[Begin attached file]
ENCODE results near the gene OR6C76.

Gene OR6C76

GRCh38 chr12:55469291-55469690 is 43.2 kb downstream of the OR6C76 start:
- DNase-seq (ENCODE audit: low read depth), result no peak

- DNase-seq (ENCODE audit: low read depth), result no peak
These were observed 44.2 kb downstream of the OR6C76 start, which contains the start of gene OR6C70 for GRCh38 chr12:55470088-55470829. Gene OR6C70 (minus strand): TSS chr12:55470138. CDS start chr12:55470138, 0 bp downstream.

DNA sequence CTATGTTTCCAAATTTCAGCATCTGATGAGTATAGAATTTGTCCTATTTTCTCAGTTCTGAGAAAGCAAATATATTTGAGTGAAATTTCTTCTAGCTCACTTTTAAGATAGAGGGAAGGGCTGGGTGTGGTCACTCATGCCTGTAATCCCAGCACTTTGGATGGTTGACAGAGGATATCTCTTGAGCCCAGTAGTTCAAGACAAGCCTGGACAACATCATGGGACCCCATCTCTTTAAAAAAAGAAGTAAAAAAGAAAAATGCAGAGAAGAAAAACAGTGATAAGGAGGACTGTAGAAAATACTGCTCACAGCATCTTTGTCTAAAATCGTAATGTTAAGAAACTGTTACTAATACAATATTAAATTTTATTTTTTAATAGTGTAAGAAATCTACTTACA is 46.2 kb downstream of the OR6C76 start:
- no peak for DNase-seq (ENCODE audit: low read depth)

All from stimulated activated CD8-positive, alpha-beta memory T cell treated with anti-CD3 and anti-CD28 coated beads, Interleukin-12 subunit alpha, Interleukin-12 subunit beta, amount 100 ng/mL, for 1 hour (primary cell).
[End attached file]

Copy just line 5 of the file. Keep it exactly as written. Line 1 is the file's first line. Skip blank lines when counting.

- DNase-seq (ENCODE audit: low read depth), result no peak